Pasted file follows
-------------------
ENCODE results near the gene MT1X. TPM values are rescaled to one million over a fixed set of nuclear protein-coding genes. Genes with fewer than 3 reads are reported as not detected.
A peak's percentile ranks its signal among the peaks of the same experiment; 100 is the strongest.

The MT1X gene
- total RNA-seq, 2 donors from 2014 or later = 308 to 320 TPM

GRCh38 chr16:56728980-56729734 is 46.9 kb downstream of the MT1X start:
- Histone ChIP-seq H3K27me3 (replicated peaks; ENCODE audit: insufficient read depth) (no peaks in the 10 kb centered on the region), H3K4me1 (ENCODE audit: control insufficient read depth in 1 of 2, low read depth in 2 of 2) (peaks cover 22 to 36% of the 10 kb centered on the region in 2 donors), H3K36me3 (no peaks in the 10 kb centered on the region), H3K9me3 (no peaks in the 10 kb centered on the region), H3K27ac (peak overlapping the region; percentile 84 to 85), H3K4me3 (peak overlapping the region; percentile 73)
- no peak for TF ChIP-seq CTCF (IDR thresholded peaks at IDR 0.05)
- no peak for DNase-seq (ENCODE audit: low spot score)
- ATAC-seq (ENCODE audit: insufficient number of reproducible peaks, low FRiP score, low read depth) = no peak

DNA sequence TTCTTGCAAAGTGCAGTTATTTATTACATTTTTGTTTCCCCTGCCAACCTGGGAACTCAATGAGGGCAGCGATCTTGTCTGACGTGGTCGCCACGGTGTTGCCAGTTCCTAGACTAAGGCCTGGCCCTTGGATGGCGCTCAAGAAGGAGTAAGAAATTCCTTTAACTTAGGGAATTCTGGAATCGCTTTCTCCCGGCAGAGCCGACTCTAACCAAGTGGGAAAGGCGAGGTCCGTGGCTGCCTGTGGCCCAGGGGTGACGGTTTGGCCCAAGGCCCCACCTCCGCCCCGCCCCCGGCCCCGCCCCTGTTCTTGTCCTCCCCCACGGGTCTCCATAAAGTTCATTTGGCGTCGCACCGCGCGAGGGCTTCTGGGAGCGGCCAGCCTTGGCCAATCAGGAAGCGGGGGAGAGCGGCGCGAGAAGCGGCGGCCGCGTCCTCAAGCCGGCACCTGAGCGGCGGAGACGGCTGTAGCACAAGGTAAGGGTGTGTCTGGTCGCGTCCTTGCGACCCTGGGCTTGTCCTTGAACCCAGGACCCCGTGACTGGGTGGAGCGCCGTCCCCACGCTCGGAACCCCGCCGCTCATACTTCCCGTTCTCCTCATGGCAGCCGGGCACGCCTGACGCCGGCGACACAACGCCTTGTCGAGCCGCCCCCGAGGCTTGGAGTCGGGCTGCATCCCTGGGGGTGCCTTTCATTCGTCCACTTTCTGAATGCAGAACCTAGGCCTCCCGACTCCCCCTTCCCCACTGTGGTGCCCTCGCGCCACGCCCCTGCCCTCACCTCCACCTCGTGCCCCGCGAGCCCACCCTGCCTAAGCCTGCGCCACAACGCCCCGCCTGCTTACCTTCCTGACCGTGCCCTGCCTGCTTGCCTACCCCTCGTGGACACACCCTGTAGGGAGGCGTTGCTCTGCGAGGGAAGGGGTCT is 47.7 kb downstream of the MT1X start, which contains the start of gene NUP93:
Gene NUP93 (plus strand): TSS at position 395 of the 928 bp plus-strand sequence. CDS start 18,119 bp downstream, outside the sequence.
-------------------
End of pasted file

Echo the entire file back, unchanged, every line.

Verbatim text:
ENCODE results near the gene MT1X. TPM values are rescaled to one million over a fixed set of nuclear protein-coding genes. Genes with fewer than 3 reads are reported as not detected.
A peak's percentile ranks its signal among the peaks of the same experiment; 100 is the strongest.

The MT1X gene
- total RNA-seq, 2 donors from 2014 or later = 308 to 320 TPM

GRCh38 chr16:56728980-56729734 is 46.9 kb downstream of the MT1X start:
- Histone ChIP-seq H3K27me3 (replicated peaks; ENCODE audit: insufficient read depth) (no peaks in the 10 kb centered on the region), H3K4me1 (ENCODE audit: control insufficient read depth in 1 of 2, low read depth in 2 of 2) (peaks cover 22 to 36% of the 10 kb centered on the region in 2 donors), H3K36me3 (no peaks in the 10 kb centered on the region), H3K9me3 (no peaks in the 10 kb centered on the region), H3K27ac (peak overlapping the region; percentile 84 to 85), H3K4me3 (peak overlapping the region; percentile 73)
- no peak for TF ChIP-seq CTCF (IDR thresholded peaks at IDR 0.05)
- no peak for DNase-seq (ENCODE audit: low spot score)
- ATAC-seq (ENCODE audit: insufficient number of reproducible peaks, low FRiP score, low read depth) = no peak

DNA sequence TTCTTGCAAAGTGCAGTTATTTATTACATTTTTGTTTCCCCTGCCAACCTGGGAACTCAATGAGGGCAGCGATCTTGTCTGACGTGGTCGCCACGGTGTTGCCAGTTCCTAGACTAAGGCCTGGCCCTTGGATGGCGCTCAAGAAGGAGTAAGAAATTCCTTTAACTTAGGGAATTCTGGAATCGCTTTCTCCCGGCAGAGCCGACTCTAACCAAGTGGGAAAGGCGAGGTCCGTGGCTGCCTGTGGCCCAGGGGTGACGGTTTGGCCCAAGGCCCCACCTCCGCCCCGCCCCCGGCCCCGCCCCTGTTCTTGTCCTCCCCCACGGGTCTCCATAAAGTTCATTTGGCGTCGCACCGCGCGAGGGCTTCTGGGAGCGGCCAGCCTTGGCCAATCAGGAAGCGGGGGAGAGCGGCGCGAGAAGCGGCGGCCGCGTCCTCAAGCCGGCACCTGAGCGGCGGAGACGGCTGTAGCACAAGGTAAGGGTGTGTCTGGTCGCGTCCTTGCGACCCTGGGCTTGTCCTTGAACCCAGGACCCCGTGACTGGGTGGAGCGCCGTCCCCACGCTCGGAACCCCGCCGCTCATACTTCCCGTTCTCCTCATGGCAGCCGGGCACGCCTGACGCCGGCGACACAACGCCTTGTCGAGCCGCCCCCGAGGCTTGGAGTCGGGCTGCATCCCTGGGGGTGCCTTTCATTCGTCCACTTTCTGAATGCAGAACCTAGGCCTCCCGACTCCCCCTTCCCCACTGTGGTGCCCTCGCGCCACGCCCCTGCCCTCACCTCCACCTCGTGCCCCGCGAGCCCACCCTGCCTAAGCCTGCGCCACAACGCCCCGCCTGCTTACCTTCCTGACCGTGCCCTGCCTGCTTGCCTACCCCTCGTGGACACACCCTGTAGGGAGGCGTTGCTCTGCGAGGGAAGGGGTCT is 47.7 kb downstream of the MT1X start, which contains the start of gene NUP93:
Gene NUP93 (plus strand): TSS at position 395 of the 928 bp plus-strand sequence. CDS start 18,119 bp downstream, outside the sequence.